U.N. Says Burundi Did Not Hold Fair Election

Pierre Nkurunziza Burundi presidentThe United Nations (U.N.) says Burundi’s parliamentary elections on Monday were not fair or free, as human rights were violated.

In Washington, the State Department said the United States suspended several security assistance programs it had with Burundi.

Burundi has been locked in its worst political crisis since its civil war ended a decade ago, with protests erupting in late April against President Pierre Nkurunziza’s bid for a third term in office. Dozens have been killed.

The opposition boycotted the parliamentary election on Monday. A presidential vote is scheduled for July 15 and the UN and others have called for it to be postponed. Opponents say the president’s attempt to stand again violates the constitution.

“Episodes Of Violence”

U.N. spokesman Farhan Haq said the preliminary conclusion of the U.N. electoral observer mission in Burundi was that “the overall environment was not conducive for free, credible and inclusive elections.”

“Episodes of violence and explosions preceded and in some cases accompanied election day activities,” Haq said. “The U.N. mission … observed media freedom restrictions, violations of human rights and fundamental freedoms.”

“This includes infringements to the right of the political opposition to campaign freely, extra-judicial killings, arbitrary detentions, and acts of violence committed by armed youth groups aligned with political parties,” he said.

Reuters reports that the U.S. State Department spokesman, John Kirby, said the United States urged Nkurunziza “to place the welfare of Burundi‚Äôs citizens above his own political ambitions and participate in dialogue with the opposition and civil society to identify a peaceful solution to this deepening crisis.”

Kirby said this should include the delay of the July 15 presidential elections until conditions are in place for free, fair and peaceful elections.

“In response to the abuses committed by members of the police during political protests, we are suspending all International Law Enforcement Academy and Anti-Terrorism Assistance training that we provide to Burundian law enforcement agencies,” Kirby said in a statement.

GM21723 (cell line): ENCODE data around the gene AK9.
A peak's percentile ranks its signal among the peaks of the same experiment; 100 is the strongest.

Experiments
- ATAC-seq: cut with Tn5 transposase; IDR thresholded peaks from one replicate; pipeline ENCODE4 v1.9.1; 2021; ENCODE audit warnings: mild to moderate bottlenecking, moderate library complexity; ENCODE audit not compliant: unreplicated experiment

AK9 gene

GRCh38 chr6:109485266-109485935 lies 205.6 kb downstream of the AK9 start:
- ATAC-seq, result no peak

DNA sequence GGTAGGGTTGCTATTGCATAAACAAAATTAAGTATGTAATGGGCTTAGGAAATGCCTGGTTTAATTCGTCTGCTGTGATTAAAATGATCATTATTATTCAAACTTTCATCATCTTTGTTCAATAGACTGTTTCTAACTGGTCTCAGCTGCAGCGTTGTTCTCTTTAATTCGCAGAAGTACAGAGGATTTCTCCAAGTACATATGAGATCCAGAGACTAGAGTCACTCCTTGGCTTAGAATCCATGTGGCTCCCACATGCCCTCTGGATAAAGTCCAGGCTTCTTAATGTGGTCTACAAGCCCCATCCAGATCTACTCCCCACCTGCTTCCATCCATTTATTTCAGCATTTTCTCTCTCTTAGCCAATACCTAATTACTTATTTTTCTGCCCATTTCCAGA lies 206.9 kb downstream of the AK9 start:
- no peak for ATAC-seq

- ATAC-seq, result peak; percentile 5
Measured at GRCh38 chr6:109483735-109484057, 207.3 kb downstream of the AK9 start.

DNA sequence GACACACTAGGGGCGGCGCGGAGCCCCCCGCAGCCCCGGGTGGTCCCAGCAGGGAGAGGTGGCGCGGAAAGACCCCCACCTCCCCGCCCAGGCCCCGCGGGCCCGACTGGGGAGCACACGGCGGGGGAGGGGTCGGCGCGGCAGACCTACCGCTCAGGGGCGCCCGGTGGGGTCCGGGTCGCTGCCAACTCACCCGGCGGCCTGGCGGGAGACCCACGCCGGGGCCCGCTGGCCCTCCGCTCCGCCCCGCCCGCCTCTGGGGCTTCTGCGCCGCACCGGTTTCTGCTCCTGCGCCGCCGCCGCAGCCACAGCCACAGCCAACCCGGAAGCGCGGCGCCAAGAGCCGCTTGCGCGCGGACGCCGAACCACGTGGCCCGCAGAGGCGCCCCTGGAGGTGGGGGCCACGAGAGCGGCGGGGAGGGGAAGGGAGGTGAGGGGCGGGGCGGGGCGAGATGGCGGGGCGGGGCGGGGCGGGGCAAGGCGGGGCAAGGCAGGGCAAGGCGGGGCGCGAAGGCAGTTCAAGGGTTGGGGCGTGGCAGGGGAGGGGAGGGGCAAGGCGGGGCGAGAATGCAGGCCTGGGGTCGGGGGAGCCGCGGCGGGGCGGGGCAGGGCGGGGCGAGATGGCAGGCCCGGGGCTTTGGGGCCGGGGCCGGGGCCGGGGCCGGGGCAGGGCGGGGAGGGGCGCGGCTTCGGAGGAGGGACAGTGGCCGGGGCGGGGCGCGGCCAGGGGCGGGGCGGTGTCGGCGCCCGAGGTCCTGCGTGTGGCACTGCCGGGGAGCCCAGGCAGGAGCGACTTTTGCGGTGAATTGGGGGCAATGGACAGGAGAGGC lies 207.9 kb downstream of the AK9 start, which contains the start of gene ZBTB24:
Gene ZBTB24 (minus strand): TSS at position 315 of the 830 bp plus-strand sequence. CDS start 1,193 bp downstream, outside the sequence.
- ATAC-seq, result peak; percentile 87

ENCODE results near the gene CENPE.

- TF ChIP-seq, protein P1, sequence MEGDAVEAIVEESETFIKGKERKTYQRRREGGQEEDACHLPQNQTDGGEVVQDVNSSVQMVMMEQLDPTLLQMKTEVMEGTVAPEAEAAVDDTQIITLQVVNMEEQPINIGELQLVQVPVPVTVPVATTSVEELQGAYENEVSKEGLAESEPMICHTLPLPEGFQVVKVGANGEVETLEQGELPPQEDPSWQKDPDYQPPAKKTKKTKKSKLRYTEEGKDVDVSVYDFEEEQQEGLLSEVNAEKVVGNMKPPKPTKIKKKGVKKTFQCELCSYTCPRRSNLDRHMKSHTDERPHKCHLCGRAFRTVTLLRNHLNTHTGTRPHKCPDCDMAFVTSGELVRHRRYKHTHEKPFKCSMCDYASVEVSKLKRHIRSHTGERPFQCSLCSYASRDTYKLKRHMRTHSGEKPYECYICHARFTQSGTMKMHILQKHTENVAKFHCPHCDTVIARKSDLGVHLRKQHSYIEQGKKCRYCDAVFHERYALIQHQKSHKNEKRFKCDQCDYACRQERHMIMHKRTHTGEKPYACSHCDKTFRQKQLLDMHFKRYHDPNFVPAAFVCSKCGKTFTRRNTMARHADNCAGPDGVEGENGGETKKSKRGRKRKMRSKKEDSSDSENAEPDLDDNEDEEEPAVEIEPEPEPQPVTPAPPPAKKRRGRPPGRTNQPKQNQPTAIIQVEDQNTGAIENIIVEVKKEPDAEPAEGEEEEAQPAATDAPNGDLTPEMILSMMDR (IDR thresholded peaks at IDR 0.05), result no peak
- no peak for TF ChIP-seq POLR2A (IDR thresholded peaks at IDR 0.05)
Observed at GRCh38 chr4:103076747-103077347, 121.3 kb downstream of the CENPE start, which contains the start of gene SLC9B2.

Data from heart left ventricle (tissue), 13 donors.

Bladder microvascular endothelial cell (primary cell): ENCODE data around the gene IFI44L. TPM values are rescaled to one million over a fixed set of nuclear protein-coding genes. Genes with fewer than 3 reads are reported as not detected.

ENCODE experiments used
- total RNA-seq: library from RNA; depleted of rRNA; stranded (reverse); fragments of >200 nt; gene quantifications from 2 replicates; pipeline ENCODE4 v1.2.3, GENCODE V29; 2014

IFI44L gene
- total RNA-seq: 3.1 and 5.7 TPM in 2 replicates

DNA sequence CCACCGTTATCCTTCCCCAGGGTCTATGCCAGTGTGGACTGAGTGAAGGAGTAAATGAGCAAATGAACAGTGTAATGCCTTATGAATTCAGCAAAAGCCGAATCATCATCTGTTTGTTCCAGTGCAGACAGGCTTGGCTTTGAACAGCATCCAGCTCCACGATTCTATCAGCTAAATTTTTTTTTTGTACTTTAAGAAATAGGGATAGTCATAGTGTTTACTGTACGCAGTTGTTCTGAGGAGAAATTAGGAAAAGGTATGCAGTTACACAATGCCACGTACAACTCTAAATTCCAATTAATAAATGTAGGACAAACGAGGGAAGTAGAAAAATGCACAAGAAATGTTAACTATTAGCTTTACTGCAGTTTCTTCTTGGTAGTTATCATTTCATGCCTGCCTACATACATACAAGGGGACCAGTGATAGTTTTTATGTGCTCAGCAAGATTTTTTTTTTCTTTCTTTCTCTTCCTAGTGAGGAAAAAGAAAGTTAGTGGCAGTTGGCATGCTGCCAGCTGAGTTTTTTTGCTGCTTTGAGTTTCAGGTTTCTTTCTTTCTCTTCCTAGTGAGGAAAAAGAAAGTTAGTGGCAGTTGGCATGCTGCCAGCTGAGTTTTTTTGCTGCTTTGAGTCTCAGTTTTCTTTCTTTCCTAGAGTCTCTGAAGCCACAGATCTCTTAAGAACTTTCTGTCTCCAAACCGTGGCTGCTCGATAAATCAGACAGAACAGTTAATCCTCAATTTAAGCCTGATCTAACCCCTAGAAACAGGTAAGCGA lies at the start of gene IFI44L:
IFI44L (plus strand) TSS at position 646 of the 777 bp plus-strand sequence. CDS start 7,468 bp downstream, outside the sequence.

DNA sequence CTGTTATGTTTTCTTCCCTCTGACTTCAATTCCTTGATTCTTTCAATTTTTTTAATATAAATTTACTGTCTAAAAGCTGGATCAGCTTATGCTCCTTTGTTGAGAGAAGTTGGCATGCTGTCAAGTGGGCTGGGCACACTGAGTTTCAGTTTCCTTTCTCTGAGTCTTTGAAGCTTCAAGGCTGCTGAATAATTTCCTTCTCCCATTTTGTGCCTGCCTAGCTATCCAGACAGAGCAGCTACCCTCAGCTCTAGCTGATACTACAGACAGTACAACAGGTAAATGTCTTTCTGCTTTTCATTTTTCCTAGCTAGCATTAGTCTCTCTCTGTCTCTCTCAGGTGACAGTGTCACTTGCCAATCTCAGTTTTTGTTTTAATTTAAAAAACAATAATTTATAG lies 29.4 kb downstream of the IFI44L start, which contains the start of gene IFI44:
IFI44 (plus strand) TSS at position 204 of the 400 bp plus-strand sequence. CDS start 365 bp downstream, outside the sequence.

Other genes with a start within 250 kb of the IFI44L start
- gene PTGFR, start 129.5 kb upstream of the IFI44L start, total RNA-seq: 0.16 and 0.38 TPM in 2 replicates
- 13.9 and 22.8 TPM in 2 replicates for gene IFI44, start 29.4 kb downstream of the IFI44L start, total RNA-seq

At least six people, including one policeman, were killed in Burundi’s capital on Wednesday, witnesses and a police spokesman said.

About 140,000 people have fled the country, stoking concern in a region with a history of ethnic conflict, particularly in Rwanda, where 800,000 people were killed in 1994.

Culturing Bees For Human Consumption

This edition of EarthFile on Channels Television, takes a trip to Osun State, an inland state in South-western Nigeria.

The destination is Oyan town in Odo-ofin Local Government Area of the state, where the people have been culturing bees for human consumption.

The rich economic and ecological values of the insect come to the fore; ranging from its role in pollination, the production of honey and bees wax for human use.

From the food industry to the pharmaceuticals, the culturing of bees for the production of honey offers multi-industrial raw materials.

The experts from Oyan town also revealed that the honey bee venom, although quite devastating if experienced in a sting, could also offer even greater financial returns than the honey, if one could master the skills required to collect it and also market it.

We share the A to Z of culturing bees for personal use, as well as how to make a business off it.